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N.S. proposes taking on $117M of NS Power fuel costs to avoid spike in rates

By Evan Taylor Jan 29, 2024 | 1:26 PM

bengt-re / CC

The Province of Nova Scotia is looking to take on $117 million of Nova Scotia Power’s fuel-related costs incurred in 2023 to avoid a large increase in electricity rates this year.

Nova Scotia Power finds itself burdened by a substantial balance of fuel costs amassed over the past few years, exacerbated by record-high fuel prices and delays in obtaining renewable energy from Muskrat Falls since 2018.

Minister of Natural Resources and Renewables Tory Ruston while speaking with reporters said, “Without this unprecedented move, we would be looking at a rate increase of seven per cent,”. “We’d like to see a rate increase of zero but the reality is this fuel needs to be paid for by doing this we can keep this year’s rate increase around 1 per cent,”.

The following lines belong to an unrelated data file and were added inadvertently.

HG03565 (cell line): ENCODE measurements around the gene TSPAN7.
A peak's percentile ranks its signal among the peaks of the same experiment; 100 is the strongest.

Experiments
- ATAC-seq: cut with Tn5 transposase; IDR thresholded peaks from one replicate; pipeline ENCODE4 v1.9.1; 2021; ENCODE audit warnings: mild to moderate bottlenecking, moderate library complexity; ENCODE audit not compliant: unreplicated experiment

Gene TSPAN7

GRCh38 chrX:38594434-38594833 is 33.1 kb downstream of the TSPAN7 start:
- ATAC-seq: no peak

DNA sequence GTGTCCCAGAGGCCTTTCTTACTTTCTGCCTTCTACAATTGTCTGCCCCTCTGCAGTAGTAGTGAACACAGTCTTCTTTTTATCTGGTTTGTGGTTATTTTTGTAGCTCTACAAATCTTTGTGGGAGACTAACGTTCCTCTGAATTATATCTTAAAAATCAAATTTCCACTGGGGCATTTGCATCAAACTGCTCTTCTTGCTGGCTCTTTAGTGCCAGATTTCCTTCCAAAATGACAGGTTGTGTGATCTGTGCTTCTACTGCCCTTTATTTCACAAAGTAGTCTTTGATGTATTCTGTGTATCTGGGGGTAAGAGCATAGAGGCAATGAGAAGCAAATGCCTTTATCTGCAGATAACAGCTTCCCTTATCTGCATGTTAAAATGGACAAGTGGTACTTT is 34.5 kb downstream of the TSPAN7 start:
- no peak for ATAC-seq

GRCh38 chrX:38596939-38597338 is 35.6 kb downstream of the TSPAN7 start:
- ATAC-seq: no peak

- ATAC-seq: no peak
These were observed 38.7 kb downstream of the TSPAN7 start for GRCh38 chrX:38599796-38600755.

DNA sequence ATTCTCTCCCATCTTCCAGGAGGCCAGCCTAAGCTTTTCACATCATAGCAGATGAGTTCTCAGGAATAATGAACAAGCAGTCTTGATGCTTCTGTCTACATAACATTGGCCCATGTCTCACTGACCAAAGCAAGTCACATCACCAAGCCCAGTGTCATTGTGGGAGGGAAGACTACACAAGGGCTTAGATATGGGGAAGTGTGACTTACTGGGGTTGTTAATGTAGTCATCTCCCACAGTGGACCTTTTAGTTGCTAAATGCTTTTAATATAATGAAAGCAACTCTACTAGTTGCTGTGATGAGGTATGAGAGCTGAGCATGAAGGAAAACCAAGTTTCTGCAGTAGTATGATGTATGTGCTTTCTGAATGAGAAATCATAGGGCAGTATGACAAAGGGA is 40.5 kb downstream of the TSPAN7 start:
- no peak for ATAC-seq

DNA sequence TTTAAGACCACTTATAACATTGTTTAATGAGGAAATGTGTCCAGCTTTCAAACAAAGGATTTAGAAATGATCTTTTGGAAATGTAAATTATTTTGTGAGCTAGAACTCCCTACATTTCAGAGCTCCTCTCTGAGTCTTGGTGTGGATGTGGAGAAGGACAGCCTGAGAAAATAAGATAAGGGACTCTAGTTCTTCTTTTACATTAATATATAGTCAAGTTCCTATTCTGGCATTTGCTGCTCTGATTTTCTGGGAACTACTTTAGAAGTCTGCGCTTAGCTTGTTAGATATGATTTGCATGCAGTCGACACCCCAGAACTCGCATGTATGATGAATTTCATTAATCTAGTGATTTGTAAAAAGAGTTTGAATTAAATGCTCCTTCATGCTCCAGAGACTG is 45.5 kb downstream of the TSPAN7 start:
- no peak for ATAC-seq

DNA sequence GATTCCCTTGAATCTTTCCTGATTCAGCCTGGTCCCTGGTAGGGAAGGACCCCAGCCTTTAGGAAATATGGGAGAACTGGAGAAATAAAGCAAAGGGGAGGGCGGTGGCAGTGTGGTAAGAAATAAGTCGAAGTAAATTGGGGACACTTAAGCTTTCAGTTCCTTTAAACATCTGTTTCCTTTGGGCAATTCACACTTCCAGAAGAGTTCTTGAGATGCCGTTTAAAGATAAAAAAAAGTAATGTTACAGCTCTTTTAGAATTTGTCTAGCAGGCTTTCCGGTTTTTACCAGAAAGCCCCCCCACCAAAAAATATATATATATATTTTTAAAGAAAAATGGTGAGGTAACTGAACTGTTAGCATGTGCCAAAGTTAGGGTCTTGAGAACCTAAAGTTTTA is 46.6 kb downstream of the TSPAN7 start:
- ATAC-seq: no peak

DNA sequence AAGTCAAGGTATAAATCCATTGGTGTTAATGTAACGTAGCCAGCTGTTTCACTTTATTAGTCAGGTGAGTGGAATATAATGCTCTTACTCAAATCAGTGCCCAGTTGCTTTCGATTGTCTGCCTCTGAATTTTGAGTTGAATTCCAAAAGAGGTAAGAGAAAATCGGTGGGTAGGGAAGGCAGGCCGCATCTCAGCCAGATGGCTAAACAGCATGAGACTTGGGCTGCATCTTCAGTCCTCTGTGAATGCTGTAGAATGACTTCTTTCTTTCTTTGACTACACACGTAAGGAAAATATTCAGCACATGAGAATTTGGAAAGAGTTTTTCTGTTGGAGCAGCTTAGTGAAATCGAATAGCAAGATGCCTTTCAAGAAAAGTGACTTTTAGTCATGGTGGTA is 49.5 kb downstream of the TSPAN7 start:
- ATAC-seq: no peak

Nova Scotia Power’s fuel adjustment mechanism, which determines the amount ratepayers owe for fuel costs, is crucial to understanding this issue. Annually, the utility submits its proposal to recover fuel costs to the Nova Scotia Utility and Review Board (NSUARB), which then adjusts power rates based on actual versus forecasted fuel costs. As of December 31, the fuel adjustment mechanism had a balance of approximately $395 million.

Minister Rushton explained that the government will need to borrow to cover the fuel cost, however, he does not expect it to impact taxes. The $117M in costs (plus interest) would be recovered by the government over 10 years by funds remitted to the government from NS Power.

On January 29, Nova Scotia Power filed its proposal for fuel cost recovery with the NSUARB, incorporating the government’s financial proposal.

Pending approval from the board, the purchase will proceed through Invest Nova Scotia.

The government’s lower cost of borrowing compared to the utility’s results in a solution that not only minimizes the cost to ratepayers but also extends the repayment period.

If the NSUARB does not approve the proposal the government could legislate it through anyway, however when asked about that possibility Minister Rushton was unwilling to comment, noting he didn’t want to presuppose what the review board will do.